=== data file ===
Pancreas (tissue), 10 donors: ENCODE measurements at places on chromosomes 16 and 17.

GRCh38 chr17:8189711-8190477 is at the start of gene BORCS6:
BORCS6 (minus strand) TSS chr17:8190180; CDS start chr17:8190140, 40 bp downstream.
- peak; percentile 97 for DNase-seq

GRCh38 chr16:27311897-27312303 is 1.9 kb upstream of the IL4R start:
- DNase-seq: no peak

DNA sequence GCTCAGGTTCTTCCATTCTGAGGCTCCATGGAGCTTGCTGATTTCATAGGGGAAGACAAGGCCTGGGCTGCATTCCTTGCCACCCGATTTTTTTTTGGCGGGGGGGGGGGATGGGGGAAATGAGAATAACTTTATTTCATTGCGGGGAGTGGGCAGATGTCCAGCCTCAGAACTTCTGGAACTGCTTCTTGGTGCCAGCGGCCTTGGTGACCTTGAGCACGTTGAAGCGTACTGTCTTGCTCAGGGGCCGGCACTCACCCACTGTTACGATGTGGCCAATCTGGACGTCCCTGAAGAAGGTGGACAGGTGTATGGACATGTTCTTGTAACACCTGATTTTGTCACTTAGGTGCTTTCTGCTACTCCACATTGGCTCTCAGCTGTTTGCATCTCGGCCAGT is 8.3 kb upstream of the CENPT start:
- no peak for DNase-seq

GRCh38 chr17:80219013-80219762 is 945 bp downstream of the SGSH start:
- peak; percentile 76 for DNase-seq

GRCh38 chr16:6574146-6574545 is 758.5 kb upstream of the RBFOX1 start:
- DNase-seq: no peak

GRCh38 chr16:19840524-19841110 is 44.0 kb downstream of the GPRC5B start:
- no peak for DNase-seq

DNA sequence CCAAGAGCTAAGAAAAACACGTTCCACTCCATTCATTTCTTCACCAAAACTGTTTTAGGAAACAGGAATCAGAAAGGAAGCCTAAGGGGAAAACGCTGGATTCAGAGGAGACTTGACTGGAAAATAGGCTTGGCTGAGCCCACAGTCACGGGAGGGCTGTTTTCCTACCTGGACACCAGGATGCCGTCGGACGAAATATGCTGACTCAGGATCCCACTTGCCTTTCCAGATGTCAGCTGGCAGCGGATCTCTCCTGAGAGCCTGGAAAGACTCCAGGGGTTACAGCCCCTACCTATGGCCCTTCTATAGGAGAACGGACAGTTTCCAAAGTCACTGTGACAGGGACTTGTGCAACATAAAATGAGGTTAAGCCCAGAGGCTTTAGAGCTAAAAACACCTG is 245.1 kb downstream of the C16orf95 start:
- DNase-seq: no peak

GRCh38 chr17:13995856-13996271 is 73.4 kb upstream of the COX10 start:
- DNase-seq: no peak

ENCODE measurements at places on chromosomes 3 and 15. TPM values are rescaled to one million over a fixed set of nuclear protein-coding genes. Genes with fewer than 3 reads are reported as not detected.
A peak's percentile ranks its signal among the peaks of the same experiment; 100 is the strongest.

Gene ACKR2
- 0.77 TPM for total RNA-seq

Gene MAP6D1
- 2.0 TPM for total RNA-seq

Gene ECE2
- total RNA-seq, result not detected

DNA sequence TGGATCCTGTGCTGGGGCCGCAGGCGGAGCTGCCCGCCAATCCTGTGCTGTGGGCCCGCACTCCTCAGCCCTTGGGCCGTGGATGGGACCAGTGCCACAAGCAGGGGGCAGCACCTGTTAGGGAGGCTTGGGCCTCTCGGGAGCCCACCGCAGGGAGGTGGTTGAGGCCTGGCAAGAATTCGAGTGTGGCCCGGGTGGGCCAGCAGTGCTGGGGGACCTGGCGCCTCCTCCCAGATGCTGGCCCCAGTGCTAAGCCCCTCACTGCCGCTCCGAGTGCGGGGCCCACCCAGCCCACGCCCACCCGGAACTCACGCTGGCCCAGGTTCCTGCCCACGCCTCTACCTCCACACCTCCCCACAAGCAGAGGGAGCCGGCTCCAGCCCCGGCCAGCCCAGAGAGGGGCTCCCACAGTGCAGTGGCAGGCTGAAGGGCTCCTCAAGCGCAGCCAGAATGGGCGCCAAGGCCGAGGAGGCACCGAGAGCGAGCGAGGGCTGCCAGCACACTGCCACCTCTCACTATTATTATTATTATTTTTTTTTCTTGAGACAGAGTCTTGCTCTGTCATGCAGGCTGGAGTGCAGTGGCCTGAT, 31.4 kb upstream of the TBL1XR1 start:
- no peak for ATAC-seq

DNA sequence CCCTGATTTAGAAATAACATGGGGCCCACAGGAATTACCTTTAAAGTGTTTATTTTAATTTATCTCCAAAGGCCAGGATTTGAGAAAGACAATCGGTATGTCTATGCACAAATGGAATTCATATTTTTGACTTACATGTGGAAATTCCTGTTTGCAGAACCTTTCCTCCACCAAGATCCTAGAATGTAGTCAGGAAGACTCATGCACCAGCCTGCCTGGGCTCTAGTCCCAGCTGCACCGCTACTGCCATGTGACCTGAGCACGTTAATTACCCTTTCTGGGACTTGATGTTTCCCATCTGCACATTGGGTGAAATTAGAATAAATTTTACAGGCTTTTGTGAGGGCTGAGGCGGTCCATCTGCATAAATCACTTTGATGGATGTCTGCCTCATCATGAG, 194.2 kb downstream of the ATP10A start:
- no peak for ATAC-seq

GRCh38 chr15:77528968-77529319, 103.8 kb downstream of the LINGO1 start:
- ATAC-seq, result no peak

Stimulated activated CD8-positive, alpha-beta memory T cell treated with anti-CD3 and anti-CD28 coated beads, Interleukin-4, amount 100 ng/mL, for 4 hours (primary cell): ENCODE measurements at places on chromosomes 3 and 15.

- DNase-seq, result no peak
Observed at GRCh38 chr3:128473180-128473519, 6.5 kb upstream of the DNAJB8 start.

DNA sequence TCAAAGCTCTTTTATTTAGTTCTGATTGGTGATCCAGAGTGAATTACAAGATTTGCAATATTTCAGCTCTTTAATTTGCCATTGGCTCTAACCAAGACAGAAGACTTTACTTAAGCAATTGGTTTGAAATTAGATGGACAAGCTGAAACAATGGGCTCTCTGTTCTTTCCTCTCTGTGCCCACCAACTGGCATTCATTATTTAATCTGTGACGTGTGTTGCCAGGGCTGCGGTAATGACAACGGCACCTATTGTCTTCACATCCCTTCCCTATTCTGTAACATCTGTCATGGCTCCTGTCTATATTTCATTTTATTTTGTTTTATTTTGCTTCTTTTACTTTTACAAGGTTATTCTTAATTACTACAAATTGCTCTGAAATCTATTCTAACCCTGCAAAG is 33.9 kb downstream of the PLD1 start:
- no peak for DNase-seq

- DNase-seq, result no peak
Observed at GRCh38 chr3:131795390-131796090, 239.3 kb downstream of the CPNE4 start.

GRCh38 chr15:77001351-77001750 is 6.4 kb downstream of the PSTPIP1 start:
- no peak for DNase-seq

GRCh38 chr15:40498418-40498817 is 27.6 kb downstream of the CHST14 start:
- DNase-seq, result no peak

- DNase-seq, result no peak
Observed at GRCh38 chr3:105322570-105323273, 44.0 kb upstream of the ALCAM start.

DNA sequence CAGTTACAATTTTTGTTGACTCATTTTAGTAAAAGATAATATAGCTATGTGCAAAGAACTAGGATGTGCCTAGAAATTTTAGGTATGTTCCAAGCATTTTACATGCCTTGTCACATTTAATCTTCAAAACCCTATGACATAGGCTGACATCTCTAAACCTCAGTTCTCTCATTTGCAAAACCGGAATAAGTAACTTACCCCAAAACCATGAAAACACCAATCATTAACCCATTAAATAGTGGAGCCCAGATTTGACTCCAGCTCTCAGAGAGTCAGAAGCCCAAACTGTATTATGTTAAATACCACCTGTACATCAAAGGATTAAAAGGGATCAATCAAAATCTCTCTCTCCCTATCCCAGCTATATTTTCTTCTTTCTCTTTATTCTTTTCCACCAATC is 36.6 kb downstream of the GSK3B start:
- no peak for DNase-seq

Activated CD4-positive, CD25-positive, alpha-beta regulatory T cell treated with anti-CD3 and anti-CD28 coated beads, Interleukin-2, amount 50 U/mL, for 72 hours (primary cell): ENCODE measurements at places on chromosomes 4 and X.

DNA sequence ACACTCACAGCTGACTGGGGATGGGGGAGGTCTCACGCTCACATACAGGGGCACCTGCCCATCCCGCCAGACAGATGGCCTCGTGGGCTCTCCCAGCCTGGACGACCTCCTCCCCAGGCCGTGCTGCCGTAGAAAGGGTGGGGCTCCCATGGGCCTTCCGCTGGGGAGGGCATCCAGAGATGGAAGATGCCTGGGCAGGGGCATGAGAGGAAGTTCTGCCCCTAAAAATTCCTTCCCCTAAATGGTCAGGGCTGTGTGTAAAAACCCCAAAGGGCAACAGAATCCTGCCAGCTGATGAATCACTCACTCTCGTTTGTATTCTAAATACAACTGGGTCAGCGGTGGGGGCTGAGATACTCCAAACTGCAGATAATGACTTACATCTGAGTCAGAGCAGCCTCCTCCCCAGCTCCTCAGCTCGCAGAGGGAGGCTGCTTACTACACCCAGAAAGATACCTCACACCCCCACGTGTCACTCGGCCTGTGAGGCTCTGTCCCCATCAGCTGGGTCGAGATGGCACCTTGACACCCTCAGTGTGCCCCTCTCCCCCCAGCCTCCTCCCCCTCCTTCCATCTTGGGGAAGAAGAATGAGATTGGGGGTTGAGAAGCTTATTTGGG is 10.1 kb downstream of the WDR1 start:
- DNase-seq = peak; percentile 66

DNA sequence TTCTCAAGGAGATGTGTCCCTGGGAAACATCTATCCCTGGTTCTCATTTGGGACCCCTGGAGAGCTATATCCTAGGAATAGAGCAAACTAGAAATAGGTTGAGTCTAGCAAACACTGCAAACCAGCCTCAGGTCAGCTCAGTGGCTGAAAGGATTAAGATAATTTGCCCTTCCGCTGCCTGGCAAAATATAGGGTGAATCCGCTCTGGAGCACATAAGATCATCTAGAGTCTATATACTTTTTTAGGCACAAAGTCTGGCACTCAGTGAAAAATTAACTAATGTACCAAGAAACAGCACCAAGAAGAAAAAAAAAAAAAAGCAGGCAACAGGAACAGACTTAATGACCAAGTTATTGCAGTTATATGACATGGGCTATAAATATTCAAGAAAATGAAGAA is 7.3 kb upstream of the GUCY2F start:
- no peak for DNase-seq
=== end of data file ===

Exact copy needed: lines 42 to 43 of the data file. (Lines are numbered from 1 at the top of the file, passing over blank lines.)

GRCh38 chr15:40498418-40498817 is 27.6 kb downstream of the CHST14 start:
- DNase-seq, result no peak